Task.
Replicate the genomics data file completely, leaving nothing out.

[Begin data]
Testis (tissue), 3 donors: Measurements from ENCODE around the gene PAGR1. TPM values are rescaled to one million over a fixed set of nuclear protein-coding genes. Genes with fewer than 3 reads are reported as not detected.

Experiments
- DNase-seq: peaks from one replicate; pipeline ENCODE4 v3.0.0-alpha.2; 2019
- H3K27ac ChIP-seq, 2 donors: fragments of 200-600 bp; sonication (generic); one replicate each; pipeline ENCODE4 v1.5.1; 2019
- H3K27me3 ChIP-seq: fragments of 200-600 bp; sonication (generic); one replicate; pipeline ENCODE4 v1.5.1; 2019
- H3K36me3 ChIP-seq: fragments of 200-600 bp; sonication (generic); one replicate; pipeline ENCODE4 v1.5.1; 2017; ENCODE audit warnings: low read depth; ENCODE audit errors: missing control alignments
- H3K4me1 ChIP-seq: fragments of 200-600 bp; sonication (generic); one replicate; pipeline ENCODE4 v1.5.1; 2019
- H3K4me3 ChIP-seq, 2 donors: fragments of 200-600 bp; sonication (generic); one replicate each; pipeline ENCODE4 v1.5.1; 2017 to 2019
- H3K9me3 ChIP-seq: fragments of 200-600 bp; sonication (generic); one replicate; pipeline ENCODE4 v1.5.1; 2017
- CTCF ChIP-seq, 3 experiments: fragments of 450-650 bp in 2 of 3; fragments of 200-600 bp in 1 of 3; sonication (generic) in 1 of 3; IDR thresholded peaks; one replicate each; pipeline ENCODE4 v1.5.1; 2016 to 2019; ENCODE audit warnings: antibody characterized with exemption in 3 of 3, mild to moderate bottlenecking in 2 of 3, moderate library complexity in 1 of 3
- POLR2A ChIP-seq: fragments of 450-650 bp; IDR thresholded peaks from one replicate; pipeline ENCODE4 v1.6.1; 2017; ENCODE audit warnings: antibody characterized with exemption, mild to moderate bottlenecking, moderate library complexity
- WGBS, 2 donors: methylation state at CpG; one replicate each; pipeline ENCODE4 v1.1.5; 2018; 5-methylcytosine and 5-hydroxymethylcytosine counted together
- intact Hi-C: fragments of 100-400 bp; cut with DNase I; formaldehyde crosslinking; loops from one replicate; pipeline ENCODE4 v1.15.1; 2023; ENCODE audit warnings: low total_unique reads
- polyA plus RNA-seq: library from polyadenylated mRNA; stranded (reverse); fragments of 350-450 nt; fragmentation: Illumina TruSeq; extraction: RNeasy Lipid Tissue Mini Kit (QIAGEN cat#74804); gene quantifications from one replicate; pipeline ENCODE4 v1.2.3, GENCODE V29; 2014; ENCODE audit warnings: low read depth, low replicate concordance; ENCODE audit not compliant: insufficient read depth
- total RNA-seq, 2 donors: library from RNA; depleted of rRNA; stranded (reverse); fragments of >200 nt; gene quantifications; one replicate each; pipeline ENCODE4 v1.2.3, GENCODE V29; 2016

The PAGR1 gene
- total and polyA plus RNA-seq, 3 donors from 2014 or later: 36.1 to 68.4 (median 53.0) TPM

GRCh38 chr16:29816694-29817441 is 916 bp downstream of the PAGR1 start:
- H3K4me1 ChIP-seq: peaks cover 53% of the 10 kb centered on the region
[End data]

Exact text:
Testis (tissue), 3 donors: Measurements from ENCODE around the gene PAGR1. TPM values are rescaled to one million over a fixed set of nuclear protein-coding genes. Genes with fewer than 3 reads are reported as not detected.

Experiments
- DNase-seq: peaks from one replicate; pipeline ENCODE4 v3.0.0-alpha.2; 2019
- H3K27ac ChIP-seq, 2 donors: fragments of 200-600 bp; sonication (generic); one replicate each; pipeline ENCODE4 v1.5.1; 2019
- H3K27me3 ChIP-seq: fragments of 200-600 bp; sonication (generic); one replicate; pipeline ENCODE4 v1.5.1; 2019
- H3K36me3 ChIP-seq: fragments of 200-600 bp; sonication (generic); one replicate; pipeline ENCODE4 v1.5.1; 2017; ENCODE audit warnings: low read depth; ENCODE audit errors: missing control alignments
- H3K4me1 ChIP-seq: fragments of 200-600 bp; sonication (generic); one replicate; pipeline ENCODE4 v1.5.1; 2019
- H3K4me3 ChIP-seq, 2 donors: fragments of 200-600 bp; sonication (generic); one replicate each; pipeline ENCODE4 v1.5.1; 2017 to 2019
- H3K9me3 ChIP-seq: fragments of 200-600 bp; sonication (generic); one replicate; pipeline ENCODE4 v1.5.1; 2017
- CTCF ChIP-seq, 3 experiments: fragments of 450-650 bp in 2 of 3; fragments of 200-600 bp in 1 of 3; sonication (generic) in 1 of 3; IDR thresholded peaks; one replicate each; pipeline ENCODE4 v1.5.1; 2016 to 2019; ENCODE audit warnings: antibody characterized with exemption in 3 of 3, mild to moderate bottlenecking in 2 of 3, moderate library complexity in 1 of 3
- POLR2A ChIP-seq: fragments of 450-650 bp; IDR thresholded peaks from one replicate; pipeline ENCODE4 v1.6.1; 2017; ENCODE audit warnings: antibody characterized with exemption, mild to moderate bottlenecking, moderate library complexity
- WGBS, 2 donors: methylation state at CpG; one replicate each; pipeline ENCODE4 v1.1.5; 2018; 5-methylcytosine and 5-hydroxymethylcytosine counted together
- intact Hi-C: fragments of 100-400 bp; cut with DNase I; formaldehyde crosslinking; loops from one replicate; pipeline ENCODE4 v1.15.1; 2023; ENCODE audit warnings: low total_unique reads
- polyA plus RNA-seq: library from polyadenylated mRNA; stranded (reverse); fragments of 350-450 nt; fragmentation: Illumina TruSeq; extraction: RNeasy Lipid Tissue Mini Kit (QIAGEN cat#74804); gene quantifications from one replicate; pipeline ENCODE4 v1.2.3, GENCODE V29; 2014; ENCODE audit warnings: low read depth, low replicate concordance; ENCODE audit not compliant: insufficient read depth
- total RNA-seq, 2 donors: library from RNA; depleted of rRNA; stranded (reverse); fragments of >200 nt; gene quantifications; one replicate each; pipeline ENCODE4 v1.2.3, GENCODE V29; 2016

The PAGR1 gene
- total and polyA plus RNA-seq, 3 donors from 2014 or later: 36.1 to 68.4 (median 53.0) TPM

GRCh38 chr16:29816694-29817441 is 916 bp downstream of the PAGR1 start:
- H3K4me1 ChIP-seq: peaks cover 53% of the 10 kb centered on the region